Location: Children's Nutrition Research CenterTitle: Child goal setting of dietary and physical activity in a serious videogame) Author
|Thompson, Deborah - Debbe|
Submitted to: The Games for Health Journal: Research, Development, and Clinical Applications
Publication Type: Peer reviewed journal
Publication Acceptance Date: 4/16/2013
Publication Date: 6/1/2013
Citation: Simons, M., Baranowski, J., Thompson, D.J., Buday, R., Abdelsamad, D., Baranowski, T. 2013. Child goal setting of dietary and physical activity in a serious videogame. The Games for Health Journal: Research, Development, and Clinical Applications. 2(3):150-157. Interpretive Summary: Obesity is a pervasive problem among children, and effective intervention approaches are needed to address this problem. Video games for health (G4H) may offer a solution. G4H are complex interventions that should be carefully examined and analyzed in regard to the procedures employed to influence behavior change. This article presents the value, reason, goal, and barrier item menus presented to players of the "Escape from Diab" video game, and the most frequently chosen items selected within each category. Future game developers targeting children's diet and physical activity can incorporate more abbreviated lists of each category of items, based on in-game data, to lower participant burden and likely enhance player enjoyment.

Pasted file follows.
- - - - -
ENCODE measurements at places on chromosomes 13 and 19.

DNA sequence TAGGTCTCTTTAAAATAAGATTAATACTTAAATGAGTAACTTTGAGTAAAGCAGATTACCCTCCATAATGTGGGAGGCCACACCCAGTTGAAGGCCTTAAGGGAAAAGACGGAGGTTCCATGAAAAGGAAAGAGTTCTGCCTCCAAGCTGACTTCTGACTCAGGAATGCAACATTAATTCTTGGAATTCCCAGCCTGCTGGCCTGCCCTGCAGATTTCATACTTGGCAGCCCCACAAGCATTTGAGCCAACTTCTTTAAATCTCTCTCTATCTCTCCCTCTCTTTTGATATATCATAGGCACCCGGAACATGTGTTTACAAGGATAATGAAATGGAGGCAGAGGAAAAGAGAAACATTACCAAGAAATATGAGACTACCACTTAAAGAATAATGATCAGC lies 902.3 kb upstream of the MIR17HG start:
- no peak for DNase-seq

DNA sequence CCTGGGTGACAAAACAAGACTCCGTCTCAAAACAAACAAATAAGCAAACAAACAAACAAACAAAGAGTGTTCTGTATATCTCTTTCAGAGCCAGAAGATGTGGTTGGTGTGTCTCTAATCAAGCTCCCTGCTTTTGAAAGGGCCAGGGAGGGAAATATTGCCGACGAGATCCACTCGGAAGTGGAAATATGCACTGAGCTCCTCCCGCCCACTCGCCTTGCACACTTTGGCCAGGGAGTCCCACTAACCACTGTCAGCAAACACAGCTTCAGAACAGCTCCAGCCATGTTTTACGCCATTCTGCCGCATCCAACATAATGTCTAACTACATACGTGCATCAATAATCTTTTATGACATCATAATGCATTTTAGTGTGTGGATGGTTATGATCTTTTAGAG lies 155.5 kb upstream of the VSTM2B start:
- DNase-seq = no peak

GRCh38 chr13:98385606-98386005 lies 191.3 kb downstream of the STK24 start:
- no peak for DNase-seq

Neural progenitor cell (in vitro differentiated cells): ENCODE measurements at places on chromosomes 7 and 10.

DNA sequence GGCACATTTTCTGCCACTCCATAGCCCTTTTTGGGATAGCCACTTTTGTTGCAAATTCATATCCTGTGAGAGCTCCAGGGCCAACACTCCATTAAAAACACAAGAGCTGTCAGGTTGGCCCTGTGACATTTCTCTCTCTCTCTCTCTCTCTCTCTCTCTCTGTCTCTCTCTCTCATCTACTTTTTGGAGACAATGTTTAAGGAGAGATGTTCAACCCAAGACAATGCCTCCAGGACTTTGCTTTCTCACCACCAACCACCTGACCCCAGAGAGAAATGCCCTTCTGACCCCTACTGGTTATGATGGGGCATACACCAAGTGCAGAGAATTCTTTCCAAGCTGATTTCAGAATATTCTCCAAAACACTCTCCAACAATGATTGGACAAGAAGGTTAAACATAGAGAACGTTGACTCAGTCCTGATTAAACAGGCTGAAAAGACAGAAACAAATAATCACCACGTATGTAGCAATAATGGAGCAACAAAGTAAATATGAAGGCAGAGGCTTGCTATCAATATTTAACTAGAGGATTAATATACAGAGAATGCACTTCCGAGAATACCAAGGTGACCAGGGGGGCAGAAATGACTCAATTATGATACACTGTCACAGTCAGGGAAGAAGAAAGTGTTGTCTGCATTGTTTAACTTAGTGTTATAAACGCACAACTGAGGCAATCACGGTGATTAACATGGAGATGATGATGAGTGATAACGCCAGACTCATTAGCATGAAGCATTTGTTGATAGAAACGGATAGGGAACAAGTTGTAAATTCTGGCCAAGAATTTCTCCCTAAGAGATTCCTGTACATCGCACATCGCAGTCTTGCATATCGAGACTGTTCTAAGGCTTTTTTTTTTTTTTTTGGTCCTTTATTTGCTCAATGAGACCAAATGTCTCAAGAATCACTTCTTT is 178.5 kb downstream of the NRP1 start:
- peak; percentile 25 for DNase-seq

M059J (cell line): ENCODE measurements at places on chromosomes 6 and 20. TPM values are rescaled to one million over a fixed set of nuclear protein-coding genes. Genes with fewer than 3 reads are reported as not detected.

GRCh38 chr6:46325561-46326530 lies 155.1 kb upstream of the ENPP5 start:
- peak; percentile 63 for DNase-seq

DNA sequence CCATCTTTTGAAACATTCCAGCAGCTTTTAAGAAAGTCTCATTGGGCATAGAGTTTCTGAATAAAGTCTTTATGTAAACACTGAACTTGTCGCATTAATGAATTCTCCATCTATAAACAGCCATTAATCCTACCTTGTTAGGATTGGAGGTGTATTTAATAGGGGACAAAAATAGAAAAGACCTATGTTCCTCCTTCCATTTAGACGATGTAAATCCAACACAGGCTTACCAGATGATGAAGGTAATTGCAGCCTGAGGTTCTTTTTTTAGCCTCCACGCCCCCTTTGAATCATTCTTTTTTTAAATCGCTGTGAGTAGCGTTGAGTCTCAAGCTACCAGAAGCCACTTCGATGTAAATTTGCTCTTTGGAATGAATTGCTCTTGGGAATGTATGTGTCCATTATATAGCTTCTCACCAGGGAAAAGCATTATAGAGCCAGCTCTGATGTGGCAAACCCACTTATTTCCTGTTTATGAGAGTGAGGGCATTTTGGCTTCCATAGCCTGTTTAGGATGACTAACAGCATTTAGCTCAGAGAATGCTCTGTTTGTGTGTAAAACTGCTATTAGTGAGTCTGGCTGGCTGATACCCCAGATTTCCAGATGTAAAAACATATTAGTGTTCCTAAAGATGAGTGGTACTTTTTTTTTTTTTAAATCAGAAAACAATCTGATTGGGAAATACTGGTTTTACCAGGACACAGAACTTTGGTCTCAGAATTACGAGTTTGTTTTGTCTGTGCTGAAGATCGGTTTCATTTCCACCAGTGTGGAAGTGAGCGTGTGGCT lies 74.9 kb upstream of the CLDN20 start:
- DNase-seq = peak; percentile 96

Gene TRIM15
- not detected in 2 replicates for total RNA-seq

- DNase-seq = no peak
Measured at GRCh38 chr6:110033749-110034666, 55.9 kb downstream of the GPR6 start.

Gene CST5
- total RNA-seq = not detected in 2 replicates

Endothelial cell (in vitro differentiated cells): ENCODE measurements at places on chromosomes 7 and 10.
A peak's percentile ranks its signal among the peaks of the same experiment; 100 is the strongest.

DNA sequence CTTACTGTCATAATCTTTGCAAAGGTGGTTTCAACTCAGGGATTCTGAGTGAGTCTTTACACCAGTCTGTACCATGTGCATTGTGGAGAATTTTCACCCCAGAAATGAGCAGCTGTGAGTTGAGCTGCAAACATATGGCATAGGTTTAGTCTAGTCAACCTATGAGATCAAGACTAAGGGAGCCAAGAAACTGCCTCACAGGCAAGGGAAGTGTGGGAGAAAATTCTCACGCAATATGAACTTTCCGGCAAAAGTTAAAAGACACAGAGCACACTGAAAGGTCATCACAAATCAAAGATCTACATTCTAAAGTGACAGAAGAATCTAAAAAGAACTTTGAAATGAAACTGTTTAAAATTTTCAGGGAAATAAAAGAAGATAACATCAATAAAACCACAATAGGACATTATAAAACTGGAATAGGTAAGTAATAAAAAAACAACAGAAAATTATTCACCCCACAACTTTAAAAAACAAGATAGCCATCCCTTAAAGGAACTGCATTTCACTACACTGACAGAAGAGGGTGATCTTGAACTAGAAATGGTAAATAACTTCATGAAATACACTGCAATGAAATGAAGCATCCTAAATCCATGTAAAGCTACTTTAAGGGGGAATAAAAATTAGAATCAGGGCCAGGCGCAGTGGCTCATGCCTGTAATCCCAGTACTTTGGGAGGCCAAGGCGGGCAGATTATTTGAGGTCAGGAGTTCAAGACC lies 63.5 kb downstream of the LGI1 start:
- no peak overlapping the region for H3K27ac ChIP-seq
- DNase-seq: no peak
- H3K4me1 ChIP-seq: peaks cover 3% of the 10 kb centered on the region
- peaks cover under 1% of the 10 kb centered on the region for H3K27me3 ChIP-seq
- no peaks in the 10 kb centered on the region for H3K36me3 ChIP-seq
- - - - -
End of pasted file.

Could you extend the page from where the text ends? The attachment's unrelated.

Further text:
Technical Abstract: To inform child obesity prevention programs, the current article identified what children thought were the most important goals, values, and perceived barriers related to healthy eating and physical activity (PA) within a serious video game for health, "Escape from Diab" (Archimage Inc., Houston, TX). One hundred three children, 10–12 years of age, played "Escape from Diab". During game play the children were presented with a menu of goals, values, and barriers from which they selected the ones most important to them. The children's selections were transmitted to a central server and stored in a database. Frequencies were calculated and reported. We found the most important diet-related values and reasons for children were getting good grades and being healthy and fit. The most often reported barrier for fruit intake was that it does not fill you up, and for vegetable intake it was that availability at home was limited. Also, limited availability of bottled water at home was an often chosen barrier. PA-related important values and reasons were not missing school and having energy to do homework. Children preferred to limit sedentary activities for only 30 minutes rather than for 60 minutes. The most frequently mentioned barrier for reducing inactivity was "feeling too tired to do anything else". These findings provide important input for future obesity prevention video games attempting to motivate children to set healthy diet and PA goals.